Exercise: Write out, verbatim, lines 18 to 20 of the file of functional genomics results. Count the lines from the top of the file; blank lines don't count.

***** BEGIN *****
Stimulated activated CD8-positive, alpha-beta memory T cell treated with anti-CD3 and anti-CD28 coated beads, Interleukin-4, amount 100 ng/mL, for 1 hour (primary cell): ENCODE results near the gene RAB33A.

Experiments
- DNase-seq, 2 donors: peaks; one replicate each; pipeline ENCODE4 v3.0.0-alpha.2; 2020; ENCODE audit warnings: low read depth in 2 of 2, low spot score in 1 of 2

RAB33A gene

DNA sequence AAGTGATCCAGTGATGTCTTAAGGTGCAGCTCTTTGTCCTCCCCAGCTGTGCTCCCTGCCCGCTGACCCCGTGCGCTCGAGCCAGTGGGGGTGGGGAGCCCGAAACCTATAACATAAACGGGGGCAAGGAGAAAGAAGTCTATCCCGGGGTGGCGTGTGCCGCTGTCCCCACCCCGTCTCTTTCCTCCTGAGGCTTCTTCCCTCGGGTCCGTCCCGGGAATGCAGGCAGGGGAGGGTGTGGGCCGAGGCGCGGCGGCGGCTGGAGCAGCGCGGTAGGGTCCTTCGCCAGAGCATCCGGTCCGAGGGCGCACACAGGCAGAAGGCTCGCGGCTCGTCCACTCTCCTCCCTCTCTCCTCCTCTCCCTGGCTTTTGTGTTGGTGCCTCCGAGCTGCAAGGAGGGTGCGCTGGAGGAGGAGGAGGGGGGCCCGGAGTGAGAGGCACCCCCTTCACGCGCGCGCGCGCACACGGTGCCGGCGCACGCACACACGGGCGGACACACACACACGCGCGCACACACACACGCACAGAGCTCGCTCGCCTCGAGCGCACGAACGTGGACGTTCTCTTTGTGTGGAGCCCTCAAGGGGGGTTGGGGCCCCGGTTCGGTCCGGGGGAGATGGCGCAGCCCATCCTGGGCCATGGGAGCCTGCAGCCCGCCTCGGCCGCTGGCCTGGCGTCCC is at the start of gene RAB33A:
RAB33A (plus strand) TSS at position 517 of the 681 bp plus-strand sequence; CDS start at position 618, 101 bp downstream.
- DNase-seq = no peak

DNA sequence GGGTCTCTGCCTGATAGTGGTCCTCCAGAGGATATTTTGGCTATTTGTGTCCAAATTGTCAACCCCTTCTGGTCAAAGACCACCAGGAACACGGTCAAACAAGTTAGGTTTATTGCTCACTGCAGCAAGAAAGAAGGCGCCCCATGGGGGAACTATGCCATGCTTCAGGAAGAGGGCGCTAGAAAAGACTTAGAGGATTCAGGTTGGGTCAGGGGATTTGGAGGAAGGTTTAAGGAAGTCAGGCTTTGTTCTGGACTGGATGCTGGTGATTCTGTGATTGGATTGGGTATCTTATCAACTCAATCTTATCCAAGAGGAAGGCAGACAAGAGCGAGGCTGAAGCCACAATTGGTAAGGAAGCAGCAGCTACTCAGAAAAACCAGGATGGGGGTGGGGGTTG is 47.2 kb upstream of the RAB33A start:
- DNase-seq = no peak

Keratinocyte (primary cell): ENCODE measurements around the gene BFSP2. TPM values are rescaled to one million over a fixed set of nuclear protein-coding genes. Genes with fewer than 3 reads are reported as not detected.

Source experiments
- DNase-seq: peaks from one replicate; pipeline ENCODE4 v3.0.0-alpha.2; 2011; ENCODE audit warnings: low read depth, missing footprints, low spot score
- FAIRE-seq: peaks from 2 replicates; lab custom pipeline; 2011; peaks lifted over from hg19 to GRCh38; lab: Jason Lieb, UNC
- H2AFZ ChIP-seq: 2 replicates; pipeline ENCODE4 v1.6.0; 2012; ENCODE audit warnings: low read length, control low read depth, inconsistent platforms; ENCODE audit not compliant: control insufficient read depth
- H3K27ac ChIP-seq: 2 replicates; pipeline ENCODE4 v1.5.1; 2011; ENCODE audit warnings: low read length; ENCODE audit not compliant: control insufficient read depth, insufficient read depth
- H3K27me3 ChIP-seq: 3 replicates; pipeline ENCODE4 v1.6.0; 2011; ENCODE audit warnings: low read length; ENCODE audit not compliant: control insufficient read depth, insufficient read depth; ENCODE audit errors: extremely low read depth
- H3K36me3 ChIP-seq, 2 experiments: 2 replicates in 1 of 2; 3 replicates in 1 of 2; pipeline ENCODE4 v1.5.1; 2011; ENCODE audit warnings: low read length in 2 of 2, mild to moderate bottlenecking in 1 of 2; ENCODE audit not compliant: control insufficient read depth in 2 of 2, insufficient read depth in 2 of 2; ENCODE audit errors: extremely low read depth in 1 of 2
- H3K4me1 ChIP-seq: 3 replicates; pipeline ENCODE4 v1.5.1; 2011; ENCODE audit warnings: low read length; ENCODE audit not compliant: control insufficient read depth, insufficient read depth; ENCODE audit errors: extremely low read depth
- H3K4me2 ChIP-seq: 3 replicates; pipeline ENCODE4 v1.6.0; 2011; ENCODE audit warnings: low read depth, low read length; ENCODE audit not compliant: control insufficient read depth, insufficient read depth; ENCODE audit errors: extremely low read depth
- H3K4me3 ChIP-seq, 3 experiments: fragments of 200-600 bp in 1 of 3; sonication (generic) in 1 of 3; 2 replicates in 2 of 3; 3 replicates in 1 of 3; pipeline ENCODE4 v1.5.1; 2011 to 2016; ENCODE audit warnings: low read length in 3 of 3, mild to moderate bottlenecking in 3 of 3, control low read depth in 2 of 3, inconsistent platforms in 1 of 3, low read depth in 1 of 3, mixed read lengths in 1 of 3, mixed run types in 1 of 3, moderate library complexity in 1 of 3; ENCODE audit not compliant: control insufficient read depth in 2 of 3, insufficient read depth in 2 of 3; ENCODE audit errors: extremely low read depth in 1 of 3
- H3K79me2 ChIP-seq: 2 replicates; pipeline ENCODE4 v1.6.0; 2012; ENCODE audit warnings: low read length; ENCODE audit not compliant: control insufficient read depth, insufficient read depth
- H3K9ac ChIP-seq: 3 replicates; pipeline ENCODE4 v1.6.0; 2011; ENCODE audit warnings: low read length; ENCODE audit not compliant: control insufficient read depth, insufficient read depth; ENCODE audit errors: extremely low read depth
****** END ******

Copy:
- H3K4me1 ChIP-seq: 3 replicates; pipeline ENCODE4 v1.5.1; 2011; ENCODE audit warnings: low read length; ENCODE audit not compliant: control insufficient read depth, insufficient read depth; ENCODE audit errors: extremely low read depth
- H3K4me2 ChIP-seq: 3 replicates; pipeline ENCODE4 v1.6.0; 2011; ENCODE audit warnings: low read depth, low read length; ENCODE audit not compliant: control insufficient read depth, insufficient read depth; ENCODE audit errors: extremely low read depth
- H3K4me3 ChIP-seq, 3 experiments: fragments of 200-600 bp in 1 of 3; sonication (generic) in 1 of 3; 2 replicates in 2 of 3; 3 replicates in 1 of 3; pipeline ENCODE4 v1.5.1; 2011 to 2016; ENCODE audit warnings: low read length in 3 of 3, mild to moderate bottlenecking in 3 of 3, control low read depth in 2 of 3, inconsistent platforms in 1 of 3, low read depth in 1 of 3, mixed read lengths in 1 of 3, mixed run types in 1 of 3, moderate library complexity in 1 of 3; ENCODE audit not compliant: control insufficient read depth in 2 of 3, insufficient read depth in 2 of 3; ENCODE audit errors: extremely low read depth in 1 of 3